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Brainwaves - and what they represent (part 1)

Brainwaves can be categorized according to their frequency:

  • Gamma     
  • Beta
  • Alpha
  • Theta
  • Delta
(100 - 38 Hertz = cycles per second)
(38 - 15 Hz)
(14 - 8 Hz)
(7 - 4 Hz)
(3 - 0,5 Hz)

Although logical thinking is often attributed to the left hemisphere and intuitive and creative activities are seen to be located in the right hemisphere, the Mind Mirror EEG in most people is quite symmetrical. Both hemispheres are very well connected, and even though there are brain activities that can clearly be located in one hemisphere (e.g. speech), most of the time both hemispheres are active.

The Mind Mirror display shows the brain waves according to their frequencies from top (38 Hz) to bottom (0.5 Hz). The strength of the signal (amplitude) is determined in how far from the middle the curve reaches outward.

Gamma brainwaves (100 - 38 Hz) were detected later than the other brainwaves, less is known about them so far. They have been seen in states of peak performance (both physical and mental), high focus and concentration and during mystic and transcendental experiences. A lot of research is currently being done on gamma brainwaves in the 40 Hz range during meditation. One of the characteristics of gamma waves is a synchronisation of activity over wide areas of the brain.
Gamma brainwaves are not easy to detect because of their low amplitude and can only partly be displayed on the Mind Mirror screen. Sometimes they may be seen as a narrow frequency band at 38 Hz.

Beta Beta waves (38 - 15 Hz) are the brainwaves of our "normal" waking consciousness, of our outward attention, of logical, conscious and analytical thinking. High frequency beta ("splayed beta") is seen with restlessness, stress, anxiety, panic or while our inner critic or commentator is active. Splayed beta can be differentiated from the low frequency beta of the awakened mind, when thinking feels clear, alert, creative and to the point.

Alpha Alpha brainwaves (14 - 8 Hz) are seen when we are in a relaxed state, daydreaming or visualizing ("sensualising" seems to be more appropriate as imagination in all senses - hearing, kinesthetic, smell, taste etc. - stimulates alpha waves. Your visual sense may not necessarily be the strongest for you. Some people rather feel an inner knowing). We need alpha waves as the bridge to the lower frequencies of the subconscious (theta), if we want to remember the content of our dreams or our meditation, or if we want to retrieve information from our subconscious. For this reason alpha is especially important in combination with other brainwaves.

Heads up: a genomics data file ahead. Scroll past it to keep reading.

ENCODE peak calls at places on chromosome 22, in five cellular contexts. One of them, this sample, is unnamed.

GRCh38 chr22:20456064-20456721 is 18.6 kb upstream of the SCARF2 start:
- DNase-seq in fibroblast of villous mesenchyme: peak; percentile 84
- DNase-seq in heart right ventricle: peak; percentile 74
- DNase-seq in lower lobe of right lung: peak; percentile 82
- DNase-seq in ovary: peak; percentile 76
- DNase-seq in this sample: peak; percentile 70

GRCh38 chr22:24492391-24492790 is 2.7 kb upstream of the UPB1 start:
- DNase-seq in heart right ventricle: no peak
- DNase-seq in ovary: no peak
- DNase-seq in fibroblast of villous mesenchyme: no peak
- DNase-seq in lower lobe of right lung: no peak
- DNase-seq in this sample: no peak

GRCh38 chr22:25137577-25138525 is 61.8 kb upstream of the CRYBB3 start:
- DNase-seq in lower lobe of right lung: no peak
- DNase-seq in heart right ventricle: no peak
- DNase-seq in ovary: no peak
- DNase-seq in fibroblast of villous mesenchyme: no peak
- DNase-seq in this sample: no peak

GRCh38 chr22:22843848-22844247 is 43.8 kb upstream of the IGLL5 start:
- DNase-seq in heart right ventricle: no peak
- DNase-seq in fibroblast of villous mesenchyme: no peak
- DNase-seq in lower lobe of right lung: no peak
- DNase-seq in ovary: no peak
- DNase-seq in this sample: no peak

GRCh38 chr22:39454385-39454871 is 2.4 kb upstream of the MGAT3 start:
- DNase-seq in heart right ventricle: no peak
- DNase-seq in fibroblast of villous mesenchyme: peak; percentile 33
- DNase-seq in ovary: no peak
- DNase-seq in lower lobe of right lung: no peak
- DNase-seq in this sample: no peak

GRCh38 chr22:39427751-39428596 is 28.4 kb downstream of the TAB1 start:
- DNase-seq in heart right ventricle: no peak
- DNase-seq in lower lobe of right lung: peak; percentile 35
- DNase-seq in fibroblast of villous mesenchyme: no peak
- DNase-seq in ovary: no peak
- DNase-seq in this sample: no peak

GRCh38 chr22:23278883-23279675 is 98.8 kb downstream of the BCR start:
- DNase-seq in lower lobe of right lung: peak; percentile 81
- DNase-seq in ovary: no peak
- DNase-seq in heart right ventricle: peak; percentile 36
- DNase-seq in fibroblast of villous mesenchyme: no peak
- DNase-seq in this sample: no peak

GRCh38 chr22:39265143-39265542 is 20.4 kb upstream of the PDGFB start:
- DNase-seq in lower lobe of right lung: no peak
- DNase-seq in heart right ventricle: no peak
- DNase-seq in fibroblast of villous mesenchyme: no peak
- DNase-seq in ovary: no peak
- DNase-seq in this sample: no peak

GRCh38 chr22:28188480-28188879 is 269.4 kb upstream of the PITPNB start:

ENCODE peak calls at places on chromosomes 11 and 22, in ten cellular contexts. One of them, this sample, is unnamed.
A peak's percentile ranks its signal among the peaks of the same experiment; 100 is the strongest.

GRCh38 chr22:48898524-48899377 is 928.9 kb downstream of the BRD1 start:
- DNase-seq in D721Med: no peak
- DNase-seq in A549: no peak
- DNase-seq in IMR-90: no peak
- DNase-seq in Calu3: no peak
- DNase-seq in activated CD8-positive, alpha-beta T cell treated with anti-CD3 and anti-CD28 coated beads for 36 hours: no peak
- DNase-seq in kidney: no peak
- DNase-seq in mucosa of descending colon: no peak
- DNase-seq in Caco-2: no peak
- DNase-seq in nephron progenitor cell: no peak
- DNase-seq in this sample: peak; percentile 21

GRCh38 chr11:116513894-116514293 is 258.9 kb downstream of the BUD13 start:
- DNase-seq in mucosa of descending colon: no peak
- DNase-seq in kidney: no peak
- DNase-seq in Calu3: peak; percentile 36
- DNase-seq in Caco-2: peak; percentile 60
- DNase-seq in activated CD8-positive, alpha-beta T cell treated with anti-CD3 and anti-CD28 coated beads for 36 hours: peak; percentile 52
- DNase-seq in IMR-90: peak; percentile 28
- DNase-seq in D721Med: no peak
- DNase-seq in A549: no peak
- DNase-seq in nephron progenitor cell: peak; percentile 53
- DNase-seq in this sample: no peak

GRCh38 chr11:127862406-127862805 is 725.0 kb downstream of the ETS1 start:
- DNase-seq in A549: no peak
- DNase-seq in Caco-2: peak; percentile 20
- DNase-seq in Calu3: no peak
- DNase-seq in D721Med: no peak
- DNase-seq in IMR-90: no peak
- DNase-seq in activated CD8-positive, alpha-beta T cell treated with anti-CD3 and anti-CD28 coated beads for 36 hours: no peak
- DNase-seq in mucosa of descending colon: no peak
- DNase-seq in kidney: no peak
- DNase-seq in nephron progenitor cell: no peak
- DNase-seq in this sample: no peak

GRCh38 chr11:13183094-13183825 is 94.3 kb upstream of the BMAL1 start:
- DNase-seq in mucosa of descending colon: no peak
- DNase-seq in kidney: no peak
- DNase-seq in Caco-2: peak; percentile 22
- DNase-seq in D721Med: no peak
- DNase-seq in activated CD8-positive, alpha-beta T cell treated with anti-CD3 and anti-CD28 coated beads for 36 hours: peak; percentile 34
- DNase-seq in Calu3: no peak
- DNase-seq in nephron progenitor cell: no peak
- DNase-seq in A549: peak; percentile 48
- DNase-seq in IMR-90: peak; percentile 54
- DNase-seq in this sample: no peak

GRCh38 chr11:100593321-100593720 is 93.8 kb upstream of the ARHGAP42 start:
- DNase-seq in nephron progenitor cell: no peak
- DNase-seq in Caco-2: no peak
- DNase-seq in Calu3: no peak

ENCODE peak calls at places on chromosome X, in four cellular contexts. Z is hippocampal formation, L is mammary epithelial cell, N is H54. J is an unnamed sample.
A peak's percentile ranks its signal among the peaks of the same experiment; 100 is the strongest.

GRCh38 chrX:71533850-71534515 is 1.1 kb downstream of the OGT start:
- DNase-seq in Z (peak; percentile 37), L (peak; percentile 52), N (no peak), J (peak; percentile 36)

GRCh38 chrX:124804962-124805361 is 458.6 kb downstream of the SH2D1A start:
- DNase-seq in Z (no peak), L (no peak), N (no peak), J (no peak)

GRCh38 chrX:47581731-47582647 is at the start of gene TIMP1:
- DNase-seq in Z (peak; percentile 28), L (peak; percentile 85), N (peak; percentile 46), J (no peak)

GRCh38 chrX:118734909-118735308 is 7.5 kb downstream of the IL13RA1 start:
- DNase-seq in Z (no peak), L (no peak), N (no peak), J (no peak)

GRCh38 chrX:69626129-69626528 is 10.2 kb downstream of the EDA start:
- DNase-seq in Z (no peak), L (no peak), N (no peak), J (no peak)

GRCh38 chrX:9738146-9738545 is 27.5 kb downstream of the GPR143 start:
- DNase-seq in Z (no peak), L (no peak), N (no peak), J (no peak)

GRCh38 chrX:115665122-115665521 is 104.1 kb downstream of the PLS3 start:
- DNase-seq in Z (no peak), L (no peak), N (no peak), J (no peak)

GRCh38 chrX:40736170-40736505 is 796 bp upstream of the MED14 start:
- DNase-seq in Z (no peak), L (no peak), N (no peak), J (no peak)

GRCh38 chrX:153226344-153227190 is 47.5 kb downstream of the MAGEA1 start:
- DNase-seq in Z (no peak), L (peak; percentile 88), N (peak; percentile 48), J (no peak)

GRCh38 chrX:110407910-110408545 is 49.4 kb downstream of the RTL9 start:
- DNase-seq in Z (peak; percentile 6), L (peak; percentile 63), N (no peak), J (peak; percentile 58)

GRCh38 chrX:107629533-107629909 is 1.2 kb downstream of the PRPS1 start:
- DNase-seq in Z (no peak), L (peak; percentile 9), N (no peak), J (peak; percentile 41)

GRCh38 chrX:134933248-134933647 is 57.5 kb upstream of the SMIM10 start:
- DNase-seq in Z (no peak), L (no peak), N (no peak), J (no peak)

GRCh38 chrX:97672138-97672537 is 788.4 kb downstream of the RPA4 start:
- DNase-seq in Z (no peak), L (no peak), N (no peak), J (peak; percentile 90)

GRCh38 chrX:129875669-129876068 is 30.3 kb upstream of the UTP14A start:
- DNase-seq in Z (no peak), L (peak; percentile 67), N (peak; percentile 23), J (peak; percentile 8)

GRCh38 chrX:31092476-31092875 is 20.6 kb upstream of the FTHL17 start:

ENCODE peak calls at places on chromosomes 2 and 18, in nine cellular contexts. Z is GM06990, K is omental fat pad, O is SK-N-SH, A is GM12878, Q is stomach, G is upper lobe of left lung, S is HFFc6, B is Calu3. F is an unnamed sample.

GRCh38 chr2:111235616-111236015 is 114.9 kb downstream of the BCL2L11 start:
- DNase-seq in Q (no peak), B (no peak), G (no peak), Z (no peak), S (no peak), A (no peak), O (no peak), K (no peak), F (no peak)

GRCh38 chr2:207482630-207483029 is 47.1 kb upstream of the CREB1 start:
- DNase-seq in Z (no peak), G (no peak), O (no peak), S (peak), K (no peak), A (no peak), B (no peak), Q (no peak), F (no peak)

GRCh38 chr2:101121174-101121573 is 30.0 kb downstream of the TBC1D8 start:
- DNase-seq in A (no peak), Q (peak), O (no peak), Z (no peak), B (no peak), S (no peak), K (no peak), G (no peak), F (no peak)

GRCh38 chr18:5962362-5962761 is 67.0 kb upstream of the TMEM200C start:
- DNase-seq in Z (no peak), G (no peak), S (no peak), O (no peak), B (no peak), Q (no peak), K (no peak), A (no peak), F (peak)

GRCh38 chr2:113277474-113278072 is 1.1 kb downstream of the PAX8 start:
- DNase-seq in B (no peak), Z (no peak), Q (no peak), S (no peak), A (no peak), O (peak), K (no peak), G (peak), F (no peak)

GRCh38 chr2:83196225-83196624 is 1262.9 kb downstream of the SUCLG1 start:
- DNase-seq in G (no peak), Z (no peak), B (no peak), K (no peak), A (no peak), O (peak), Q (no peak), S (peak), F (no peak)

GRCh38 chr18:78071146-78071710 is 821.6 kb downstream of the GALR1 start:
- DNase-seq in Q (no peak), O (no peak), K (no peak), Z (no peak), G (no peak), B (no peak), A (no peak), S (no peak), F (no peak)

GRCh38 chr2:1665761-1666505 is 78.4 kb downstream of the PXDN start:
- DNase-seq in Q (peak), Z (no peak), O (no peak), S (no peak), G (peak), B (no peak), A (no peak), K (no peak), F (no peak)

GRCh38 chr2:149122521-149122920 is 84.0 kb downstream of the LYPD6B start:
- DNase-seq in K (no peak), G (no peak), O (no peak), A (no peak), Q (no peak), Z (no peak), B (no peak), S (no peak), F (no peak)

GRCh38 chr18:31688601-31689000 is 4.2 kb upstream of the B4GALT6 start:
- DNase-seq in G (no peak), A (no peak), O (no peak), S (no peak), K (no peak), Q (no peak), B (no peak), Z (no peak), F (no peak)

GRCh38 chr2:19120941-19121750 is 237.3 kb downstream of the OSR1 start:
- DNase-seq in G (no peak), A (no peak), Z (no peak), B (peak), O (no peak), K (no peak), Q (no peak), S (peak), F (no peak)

Theta Theta (7 - 4 Hz) represents the subconscious. We see theta during dream sleep (REM sleep), meditation, during peak experiences and creative states. In theta we find unconscious or suppressed parts of our psyche as well as our creativity and spirituality. Theta images are usually less distinct and colorful than alpha images, sometimes of a blueish color, but they often feel more profound and meaningful. As long as we only produce theta brainwaves, their content will stay inaccessible to our waking mind. We need alpha to bridge the gap between theta and beta brainwaves to consciously experience or remember theta content.

Delta Delta brainwaves (3 - 0.5 Hz) are the brainwaves of the lowest frequency and represent the unconscious. If we only produce delta we will find us in dreamless deep sleep, but we also see delta in various combinations with other brainwaves. They may then represent intuition, curiosity, a kind of radar, hunches or a "feeling" for situations and other people. Delta is often seen with people who work in therapeutic environments or professions and with people who have had traumatic experiences and have developed a "radar" for difficult situations.

You might have noticed that the "subconscious" and the "unconscious" are used here in almost the same way as there is no clear distinction or borderline between the two. Both states are normally inaccessible to the waking mind, and they are less close to our waking consciousness than a phone number that we usually know by heart but cannot remember in a given moment.

Let us agree to refer to the parts of the personality that normally are not conscious to us (theta) as the "subconscious", whereas the "unconscious" goes beyond the individual and includes the "collective unconscious" (C.G. Jung) and transpersonal aspects of consciousness (delta).

On the  following page we will look at how the various combinations of these brainwaves relate to different states of consciousness.

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